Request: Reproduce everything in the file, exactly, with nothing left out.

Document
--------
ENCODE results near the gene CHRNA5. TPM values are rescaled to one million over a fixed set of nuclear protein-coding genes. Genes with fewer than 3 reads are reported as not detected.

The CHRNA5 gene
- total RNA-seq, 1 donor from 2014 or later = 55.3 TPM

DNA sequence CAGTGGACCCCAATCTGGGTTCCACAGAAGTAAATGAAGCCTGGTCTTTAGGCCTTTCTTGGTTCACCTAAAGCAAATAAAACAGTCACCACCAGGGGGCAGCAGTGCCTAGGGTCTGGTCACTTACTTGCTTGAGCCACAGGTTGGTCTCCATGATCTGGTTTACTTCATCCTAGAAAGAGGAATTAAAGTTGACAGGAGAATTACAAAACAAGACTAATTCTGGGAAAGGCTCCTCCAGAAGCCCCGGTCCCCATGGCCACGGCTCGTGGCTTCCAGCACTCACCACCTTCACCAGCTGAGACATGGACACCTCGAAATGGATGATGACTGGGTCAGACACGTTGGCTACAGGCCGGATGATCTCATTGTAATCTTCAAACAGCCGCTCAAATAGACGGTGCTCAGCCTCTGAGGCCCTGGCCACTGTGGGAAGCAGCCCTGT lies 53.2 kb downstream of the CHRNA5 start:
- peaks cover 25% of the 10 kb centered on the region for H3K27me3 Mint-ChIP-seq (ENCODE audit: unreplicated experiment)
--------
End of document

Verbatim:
ENCODE results near the gene CHRNA5. TPM values are rescaled to one million over a fixed set of nuclear protein-coding genes. Genes with fewer than 3 reads are reported as not detected.

The CHRNA5 gene
- total RNA-seq, 1 donor from 2014 or later = 55.3 TPM

DNA sequence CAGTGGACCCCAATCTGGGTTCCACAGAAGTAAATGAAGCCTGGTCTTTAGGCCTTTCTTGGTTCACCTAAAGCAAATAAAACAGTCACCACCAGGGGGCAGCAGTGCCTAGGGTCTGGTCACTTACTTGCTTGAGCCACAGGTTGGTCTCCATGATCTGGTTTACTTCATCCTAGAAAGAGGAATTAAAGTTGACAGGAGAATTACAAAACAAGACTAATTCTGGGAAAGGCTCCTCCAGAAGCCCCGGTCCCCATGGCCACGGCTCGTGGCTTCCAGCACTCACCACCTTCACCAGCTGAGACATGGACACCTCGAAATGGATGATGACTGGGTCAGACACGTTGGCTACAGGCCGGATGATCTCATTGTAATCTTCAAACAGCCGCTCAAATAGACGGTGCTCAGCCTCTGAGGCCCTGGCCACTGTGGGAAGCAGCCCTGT lies 53.2 kb downstream of the CHRNA5 start:
- peaks cover 25% of the 10 kb centered on the region for H3K27me3 Mint-ChIP-seq (ENCODE audit: unreplicated experiment)